Fujifilm FinePix S6500fd £350

3rd Jan 2007 | 00:00

Fujifilm FinePix S6500fd

Face recognition functionality could be the next big thing

TechRadar rating:

4 stars

From looks to features to performance, this is a camera to appreciate

Like:

<p>Lots of new features</p><p>Reliable everyday camera</p>

Dislike:

<p>You may have to rush out and buy one today</p>

The human eye is excellent at picking out a good-looking face from a crowd. But ask a camera to automatically do this for you and you might as well ask it to chat them up and arrange a dinner date... or so you would think.

However, the backroom boys at Fujifilm have built something called Face Detection technology into the new S6500 camera. They say it can recognise faces and optimise settings to get the best photograph in just 0.04 seconds.

When you consider that the vast majority of snaps are taken of family and friends this could be the Holy Grail of camera functions. And if it really works, then those fleeting but precious family portraits can be captured every time.

This is not the first time this technology has been seen on a camera but it could be the first time it will work well. The S6500 scans a scene for eyes and mouths so that it can adjust, focus and expose a perfect shot. Fujifilm even claims that the S6500 can't be fooled by wearers of spectacles, although dark sunglasses might prove a bit of a challenge.

We were given precious little time with the new S6500, and only a pre-production model at that, but our initial impression is that there seemed to be something in Fujifilm's claims.

Beyond the gimmick

The autofocus does seem to quickly lock on to any face. Cloaking this technical wizardry is a good looking and well-made body. It's a curvaceous number that could almost pass for an SLR. The ergonomics are superb and your hand wraps around it like a glove, with the rubber grip providing plenty of traction.

The general operation of the camera is good too, with buttons doing what they are supposed to do. The adjustment for manual, auto or continuous focusing is on the side of the lens where it needs to be. Skipping through the menu is pretty straightforward too.

This camera is aimed at all those people who want to dabble with manual controls but who like to easily fall back to full program mode when needed. This makes it a little difficult to understand why Fuji didn't include a control wheel in order to change apertures more easily. Instead, this is done with a fourway navipad, which works acceptably but without being that great.

Although we can't be sure about all the operations when testing a pre-production camera, what we can be sure about is the xD card. With a camera that is meant to provide a step up from most compact models it would make been more convenient to have included an second slot for SD cards. However, as a joint-founder of the xD format, Fujifilm is never likely to do that.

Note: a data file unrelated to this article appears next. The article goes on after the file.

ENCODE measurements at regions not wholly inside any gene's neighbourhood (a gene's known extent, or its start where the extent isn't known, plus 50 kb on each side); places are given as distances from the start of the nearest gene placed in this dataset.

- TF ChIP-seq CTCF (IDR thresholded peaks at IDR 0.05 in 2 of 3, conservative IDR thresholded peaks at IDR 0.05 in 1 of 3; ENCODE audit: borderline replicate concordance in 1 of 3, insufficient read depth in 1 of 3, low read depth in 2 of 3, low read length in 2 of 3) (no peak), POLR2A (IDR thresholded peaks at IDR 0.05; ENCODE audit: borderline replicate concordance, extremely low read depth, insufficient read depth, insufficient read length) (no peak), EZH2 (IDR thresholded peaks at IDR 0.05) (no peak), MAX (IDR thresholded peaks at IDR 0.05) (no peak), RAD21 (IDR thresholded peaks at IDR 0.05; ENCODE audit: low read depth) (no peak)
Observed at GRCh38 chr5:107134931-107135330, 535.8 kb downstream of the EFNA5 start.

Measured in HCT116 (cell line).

On the other hand, the lens is something of a star performer with an impressive 28-300mm zoom range. And unlike many lenses with such a range it is relatively compact - even when cranked out to 300mm it doesn't look oversized. Unfortunately, what it gains in performance it loses in not having some sort of image stabilisation system.

Superb results

While we are usually reluctant to comment on image quality from a pre-production model we'll make a bit of an exception here. From our test shots the S6500 looks very good indeed. The 6Mp Super CCD performs well. At ISO100 we were treated to some very sharp and punchy images. You can wind up the ISO sensitivity to 3200, although you can expect some significant noise at this setting.

With a retail price of £379 the S6500 will face some stiff competition; for an extra £70 or so you are in Nikon D50 territory, although you'll only get a standard zoom range for that money rather than the massive 10.7x on offer with the S6500. Of course, the suggested price will inevitably tumble and only when it does will the S6500 look good value.

The killer function could be the face recognition technology, but the model we had was a little too fresh off the production line to comment on how good it is. It looks promising and could be the answer to all those great portraits that many of us so often just miss. Mark Harris

Digital cameras
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